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Scientists make "Impossible Material" ... by accident

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Scientists have long puzzled over this particular form of magnesium carbonate since it doesn't normally occur in nature and has defied synthesis in laboratories. Until now, its properties have remained a mystery. 

Today I learned the word ADSORB:

Called upsalite in honor of the university where it was discovered, the material features a surface area of 800 square meters per gram. It's got the highest surface area measured for a synthesized alkali metal carbonate. And in addition, upsalite is filled with empty pores all having a diameter smaller than 10 nanometers.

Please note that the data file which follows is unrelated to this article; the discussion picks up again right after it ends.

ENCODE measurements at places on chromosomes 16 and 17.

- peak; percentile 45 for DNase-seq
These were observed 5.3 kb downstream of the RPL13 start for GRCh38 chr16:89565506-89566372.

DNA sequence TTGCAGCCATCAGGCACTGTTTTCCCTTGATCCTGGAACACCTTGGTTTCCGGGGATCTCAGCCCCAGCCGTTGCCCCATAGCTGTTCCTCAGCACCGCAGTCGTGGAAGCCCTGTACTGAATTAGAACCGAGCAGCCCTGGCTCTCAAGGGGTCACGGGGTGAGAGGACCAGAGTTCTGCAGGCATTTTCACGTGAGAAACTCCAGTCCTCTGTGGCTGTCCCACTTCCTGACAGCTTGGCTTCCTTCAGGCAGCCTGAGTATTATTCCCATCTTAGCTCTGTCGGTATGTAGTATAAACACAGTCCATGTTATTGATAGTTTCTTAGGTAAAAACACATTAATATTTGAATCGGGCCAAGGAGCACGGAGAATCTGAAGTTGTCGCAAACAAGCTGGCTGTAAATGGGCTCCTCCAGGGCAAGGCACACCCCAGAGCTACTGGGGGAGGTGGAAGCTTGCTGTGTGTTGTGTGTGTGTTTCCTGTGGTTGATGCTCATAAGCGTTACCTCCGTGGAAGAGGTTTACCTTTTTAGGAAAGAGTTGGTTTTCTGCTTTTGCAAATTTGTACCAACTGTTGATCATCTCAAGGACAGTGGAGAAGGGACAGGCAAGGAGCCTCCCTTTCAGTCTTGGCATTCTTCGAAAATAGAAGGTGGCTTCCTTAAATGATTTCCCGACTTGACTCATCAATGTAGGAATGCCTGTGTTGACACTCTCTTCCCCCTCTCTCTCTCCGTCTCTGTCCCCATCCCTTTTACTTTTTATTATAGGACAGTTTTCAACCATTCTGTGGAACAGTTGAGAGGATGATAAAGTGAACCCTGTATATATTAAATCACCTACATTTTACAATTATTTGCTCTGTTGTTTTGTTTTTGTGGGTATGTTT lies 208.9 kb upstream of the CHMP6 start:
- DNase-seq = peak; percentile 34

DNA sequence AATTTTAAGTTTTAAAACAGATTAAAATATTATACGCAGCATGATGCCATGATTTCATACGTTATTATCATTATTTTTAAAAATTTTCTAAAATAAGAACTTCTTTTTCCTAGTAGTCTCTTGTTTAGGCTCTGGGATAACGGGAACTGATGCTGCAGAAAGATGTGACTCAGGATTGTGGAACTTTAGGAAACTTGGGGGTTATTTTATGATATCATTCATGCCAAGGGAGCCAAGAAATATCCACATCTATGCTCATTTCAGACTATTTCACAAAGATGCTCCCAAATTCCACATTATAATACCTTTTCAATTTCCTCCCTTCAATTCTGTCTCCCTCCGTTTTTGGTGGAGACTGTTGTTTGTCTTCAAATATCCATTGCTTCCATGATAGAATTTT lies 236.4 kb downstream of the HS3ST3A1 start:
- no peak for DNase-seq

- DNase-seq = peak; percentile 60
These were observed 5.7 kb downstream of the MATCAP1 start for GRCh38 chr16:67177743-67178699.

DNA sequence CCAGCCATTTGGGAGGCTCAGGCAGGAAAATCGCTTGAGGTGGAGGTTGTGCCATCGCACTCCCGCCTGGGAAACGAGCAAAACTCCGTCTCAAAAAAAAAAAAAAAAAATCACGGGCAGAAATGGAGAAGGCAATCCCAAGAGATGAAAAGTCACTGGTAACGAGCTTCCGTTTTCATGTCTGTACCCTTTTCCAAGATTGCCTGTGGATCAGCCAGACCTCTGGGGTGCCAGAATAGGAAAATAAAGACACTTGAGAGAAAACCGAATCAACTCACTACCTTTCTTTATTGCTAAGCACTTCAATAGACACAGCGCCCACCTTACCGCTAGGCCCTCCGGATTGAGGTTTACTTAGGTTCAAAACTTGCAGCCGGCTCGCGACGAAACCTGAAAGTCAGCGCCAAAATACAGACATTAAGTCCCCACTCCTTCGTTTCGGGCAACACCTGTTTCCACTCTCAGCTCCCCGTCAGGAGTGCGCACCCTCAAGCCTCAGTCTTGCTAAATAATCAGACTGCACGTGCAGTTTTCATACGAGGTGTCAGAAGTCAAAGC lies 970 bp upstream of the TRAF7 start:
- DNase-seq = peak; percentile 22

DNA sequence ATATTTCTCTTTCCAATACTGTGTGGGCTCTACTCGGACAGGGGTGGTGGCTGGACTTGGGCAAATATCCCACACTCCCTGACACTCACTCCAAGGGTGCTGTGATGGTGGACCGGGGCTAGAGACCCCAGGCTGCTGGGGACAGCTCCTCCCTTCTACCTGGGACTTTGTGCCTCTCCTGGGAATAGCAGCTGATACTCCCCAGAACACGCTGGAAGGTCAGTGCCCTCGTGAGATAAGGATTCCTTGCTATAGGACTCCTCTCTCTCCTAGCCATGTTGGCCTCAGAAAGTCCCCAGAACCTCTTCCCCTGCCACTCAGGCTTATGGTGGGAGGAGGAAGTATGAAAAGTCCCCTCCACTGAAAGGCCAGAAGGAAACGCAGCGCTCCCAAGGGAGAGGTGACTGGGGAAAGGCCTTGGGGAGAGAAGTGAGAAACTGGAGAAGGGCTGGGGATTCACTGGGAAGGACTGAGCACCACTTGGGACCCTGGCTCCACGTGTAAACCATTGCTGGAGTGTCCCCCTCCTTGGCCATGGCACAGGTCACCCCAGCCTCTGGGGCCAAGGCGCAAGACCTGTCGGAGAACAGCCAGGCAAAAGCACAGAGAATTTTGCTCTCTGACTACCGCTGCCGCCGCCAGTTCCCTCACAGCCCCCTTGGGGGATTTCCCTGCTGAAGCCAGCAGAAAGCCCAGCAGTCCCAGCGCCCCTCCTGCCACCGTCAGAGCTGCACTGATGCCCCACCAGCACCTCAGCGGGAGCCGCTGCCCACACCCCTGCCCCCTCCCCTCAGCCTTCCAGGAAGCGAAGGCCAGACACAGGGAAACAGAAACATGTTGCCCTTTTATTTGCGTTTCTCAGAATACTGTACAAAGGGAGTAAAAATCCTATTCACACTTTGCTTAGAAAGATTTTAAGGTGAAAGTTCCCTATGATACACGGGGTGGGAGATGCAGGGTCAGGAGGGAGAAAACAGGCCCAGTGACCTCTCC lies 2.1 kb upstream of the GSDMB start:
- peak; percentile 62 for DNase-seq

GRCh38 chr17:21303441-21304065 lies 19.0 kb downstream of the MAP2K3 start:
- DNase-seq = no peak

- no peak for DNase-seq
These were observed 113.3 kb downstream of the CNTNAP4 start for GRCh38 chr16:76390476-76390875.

This means that it can absorb — or more accurately, adsorb — more water at low relative humidities than the most advanced materials currently in existence.

Unlike absorption, where fluids permeate or are dissolved by a liquid or solid, adsorption involves the adhesion of atoms, ions, or molecules from a gas, liquid, or dissolved solid to a surface. And it does so as a consequence of surface energy (similar to surface tension).

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